University of Chicago students push back on cancel culture, launch newspaper promoting conservative speech

University of Chicago students push back on campus ‘coddling,’ fight for free speech

Evita Duffy and Audrey Unverferth detail their mission on ‘Fox & Friends’

Two students at the University of Chicago are fighting back against the largely one-sided political culture on campus with a student-run digital newspaper highlighting conservative and libertarian viewpoints.

Audrey Unverferth and Evita Duffy founded The Chicago Thinker to expand political conversation among student communities with a mission that reads, “We demand not be coddled. Embracing the experience of unfettered inquiry and free expression is  precisely the point of these years of intense study.” Their motto: “Outthink the mob.” 

The website caught the attention of the Wall Street Journal editorial board, who lauded the creation of a “new journal from students who refuse to be cancelled” in a column earlier this week.

“Self-censorship on campus has really become a sickness. I’ve experienced cancel culture, so has Audrey and other people we know, and at one point this summer, we said we are done,” Duffy told “Fox & Friends” host Steve Doocy on Thursday.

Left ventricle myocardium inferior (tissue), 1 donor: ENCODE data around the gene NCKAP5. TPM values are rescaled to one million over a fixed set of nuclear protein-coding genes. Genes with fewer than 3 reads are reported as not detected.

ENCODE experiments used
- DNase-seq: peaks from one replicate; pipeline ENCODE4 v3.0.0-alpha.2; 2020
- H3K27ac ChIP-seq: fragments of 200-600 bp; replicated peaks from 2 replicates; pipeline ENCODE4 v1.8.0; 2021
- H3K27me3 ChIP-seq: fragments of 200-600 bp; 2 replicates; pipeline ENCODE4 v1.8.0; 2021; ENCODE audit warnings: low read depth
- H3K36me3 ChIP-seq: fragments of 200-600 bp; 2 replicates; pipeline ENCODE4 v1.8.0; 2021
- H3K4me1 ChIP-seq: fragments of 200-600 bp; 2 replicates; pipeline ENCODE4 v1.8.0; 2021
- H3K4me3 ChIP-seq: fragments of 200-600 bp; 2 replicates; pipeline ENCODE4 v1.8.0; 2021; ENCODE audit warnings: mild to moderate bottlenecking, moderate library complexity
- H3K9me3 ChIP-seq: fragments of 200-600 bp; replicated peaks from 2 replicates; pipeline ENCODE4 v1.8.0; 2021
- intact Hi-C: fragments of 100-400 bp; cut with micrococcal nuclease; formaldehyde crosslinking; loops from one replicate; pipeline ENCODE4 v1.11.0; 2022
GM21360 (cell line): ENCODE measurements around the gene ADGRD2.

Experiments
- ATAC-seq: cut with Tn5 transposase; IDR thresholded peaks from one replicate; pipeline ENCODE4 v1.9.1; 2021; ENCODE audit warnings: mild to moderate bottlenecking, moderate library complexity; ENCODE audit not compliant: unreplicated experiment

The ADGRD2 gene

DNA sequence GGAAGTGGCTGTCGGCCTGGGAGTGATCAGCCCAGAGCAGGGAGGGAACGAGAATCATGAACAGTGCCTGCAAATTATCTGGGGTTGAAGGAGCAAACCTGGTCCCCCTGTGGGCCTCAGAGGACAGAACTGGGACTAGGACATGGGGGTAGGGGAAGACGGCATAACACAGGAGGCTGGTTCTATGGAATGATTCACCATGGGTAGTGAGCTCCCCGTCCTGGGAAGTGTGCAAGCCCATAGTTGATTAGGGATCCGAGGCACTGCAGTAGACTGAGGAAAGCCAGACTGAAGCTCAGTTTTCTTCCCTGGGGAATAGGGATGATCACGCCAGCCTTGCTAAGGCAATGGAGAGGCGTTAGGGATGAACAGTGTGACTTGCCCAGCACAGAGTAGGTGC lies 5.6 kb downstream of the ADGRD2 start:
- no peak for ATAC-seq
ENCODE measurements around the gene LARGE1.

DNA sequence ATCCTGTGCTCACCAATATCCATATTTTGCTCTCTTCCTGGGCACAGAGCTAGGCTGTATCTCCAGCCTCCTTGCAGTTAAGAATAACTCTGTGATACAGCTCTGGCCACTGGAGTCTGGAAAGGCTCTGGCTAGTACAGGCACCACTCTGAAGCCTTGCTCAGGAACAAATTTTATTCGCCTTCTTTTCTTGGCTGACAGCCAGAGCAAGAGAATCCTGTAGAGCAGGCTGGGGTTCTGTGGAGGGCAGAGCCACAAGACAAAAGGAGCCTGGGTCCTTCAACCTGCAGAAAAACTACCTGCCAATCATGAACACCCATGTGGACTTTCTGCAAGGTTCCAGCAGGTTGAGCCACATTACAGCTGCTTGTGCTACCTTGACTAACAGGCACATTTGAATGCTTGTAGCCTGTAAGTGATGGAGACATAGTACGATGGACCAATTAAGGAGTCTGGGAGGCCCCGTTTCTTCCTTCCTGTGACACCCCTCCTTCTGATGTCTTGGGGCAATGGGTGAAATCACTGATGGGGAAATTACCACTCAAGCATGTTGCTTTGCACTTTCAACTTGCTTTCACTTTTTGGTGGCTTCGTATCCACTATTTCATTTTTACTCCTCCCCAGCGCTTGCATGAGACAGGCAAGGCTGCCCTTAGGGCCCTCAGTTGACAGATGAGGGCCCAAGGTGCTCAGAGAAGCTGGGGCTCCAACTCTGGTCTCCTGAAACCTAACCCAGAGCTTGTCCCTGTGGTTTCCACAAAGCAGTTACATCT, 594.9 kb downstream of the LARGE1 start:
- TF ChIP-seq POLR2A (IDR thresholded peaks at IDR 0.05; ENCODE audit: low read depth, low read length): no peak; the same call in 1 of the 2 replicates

The students launched the website “to give people the courage to actually say what they think in the classroom, which is supposed to be the one place where you are supposed to think for yourself and have open debate,” Duffy explained.

Unverferth said a majority of the politically vocal student body on campus is “not supportive of our speech.”

But,” she told Doocy, “that’s exactly why we founded the Chicago Thinker, to challenge that and show conservative and libertarian principles deserve to be defended, we deserve a voice and it is really important that we do partake in the battle of ideas on campus. “

The editorial content on the Chicago Thinker earned Unverferth and Duffy a fair share of “hate” from fellow students who oppose their effort to publish work that reflects other points of view. 


But, Duffy said, “I think what is more important than all the hate that we get from students is the amount of beautiful messages that we get from students and professors actually who are so happy that we are doing this, and giving them the courage to stand up.”

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